With a grand cast and wonderful direction from the great Sir Kenneth Branagh, this latest entry of Disney live action remakes successfully manages to maintain the charm of the original.

Downtown Abbey’s Lily James sparkles as Ella, a derivation of the film’s famous title character. After her parents die she becomes a maid for her wicked stepmother and her foolish daughters, who ridicule and abuse her at every opportunity. She then meets Kit, played by Richard Madden of Game of Thrones fame, unaware he is the sole son of the King and seeking a bride for the upcoming royal ball. Of course, we know what happens from there.

It is difficult not to make comparisons to the 1950 animation. The plot is essentially the same given a few additions due to the near two hour running time. This time we are given an insight into life before everything turned sour for poor Cinders, watching her transform from a child into a young woman. From there we offered the expected: fairy godmothers, pumpkin carriages and glass slippers.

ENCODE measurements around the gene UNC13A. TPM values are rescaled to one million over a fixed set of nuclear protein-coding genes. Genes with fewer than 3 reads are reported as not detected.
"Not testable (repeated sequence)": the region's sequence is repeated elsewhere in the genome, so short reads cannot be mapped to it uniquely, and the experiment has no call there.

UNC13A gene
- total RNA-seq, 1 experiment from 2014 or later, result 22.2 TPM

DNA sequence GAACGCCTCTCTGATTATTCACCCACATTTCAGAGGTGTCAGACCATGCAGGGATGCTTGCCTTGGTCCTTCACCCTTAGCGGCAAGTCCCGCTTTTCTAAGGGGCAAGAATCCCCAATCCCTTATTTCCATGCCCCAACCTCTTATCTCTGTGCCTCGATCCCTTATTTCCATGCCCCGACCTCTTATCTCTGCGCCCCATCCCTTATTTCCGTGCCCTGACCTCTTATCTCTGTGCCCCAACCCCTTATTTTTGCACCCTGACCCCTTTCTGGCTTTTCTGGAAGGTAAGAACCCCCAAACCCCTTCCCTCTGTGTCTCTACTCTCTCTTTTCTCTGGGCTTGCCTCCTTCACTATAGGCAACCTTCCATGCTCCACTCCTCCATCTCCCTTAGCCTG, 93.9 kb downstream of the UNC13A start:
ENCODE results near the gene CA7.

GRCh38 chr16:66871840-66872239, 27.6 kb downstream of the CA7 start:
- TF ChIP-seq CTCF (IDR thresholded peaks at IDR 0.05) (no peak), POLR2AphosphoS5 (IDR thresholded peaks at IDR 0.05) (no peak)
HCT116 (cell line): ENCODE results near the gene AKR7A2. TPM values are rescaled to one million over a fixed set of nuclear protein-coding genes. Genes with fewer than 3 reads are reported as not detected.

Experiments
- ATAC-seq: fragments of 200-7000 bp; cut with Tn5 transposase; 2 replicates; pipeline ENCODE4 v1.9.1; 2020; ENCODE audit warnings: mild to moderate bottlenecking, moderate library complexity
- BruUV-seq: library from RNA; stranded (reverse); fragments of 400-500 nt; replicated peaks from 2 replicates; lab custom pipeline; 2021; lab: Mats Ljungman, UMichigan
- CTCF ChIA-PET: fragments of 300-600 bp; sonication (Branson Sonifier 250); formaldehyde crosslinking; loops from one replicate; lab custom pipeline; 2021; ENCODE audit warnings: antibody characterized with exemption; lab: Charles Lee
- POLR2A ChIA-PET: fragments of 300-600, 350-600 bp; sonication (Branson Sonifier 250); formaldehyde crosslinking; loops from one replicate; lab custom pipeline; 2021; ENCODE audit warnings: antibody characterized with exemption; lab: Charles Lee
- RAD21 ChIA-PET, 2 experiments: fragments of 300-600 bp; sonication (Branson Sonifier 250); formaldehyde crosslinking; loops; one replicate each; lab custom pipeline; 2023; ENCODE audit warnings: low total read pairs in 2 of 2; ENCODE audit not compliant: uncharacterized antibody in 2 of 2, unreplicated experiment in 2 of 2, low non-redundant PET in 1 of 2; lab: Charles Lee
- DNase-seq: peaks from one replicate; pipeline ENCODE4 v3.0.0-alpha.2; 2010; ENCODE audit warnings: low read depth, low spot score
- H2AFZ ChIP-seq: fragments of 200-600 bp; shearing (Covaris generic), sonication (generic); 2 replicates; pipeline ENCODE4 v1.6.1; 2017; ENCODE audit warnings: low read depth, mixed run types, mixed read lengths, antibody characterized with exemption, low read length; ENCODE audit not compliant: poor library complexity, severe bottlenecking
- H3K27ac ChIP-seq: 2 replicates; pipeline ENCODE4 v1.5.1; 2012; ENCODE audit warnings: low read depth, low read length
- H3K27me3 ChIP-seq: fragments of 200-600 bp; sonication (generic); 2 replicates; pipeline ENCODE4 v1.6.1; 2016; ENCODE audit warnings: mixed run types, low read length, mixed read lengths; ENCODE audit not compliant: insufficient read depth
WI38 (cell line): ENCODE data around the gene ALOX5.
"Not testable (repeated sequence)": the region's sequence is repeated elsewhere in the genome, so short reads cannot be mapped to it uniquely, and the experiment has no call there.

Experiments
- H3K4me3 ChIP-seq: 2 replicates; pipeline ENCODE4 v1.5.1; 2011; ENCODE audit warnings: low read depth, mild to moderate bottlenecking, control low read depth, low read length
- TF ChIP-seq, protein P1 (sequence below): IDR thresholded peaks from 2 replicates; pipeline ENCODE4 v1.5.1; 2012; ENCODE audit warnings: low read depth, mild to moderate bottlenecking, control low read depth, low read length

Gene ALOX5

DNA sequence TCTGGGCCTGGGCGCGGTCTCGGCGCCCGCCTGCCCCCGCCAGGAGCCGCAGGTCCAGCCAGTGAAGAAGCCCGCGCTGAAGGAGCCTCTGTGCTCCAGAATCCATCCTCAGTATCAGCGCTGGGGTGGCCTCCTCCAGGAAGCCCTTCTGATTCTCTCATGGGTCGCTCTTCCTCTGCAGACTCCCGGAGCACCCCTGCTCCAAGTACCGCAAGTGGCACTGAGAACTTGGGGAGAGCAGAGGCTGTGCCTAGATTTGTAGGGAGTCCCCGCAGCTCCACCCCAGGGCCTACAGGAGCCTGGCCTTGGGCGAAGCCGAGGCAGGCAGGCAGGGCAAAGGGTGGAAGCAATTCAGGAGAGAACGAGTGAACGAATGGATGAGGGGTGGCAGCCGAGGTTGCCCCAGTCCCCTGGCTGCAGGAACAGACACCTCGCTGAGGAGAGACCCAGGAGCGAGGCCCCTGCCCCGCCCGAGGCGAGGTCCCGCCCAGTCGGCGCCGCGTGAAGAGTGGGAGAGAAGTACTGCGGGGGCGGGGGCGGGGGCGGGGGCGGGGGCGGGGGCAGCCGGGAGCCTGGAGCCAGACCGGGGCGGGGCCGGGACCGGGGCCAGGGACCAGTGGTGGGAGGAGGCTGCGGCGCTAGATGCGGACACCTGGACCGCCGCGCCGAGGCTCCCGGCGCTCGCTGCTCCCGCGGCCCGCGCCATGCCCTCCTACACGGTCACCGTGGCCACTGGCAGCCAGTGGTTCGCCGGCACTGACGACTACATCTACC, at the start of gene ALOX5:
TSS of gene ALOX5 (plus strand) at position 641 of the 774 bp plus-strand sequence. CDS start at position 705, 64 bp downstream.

The ballroom scene is more the spectacle in live action, with synchronised dancing that must have taken numerous shoots to perfect, and the shimmering decor of the palace. But with Branagh at the realms you expect nothing less.



Despite James’s charming, unforgettable performance, the show stealer is arguably Cate Blanchett as the cruel Lady Tremaine. As one of Disney’s most underrated villains, the versatile Australian succeeds in making you truly despise the character as well as sympathise with Ella, making the ‘happily ever after’ ending even more rewarding.

And let’s not forget Helena Bonham Carter’s Fairy Godmother, of course. Although her screen time is brief, her effortless acting ability and natural charisma makes for a memorable portrayal.  No need for any Bibbidi-Bobbidi-Boos here.


Expectations for Cinderella were never going to be on Citizen Kane scale, but it is far from another mundane attempt to recreate magic. Is it spectacular? Not especially. Is it predictable? Of course, but the predictably can easily be forgiven – it’s a retelling of a timeless classic Disney made famous.

Nonetheless, if you’re a fan of the animation, then this is well worth the watch.

3.5 / 5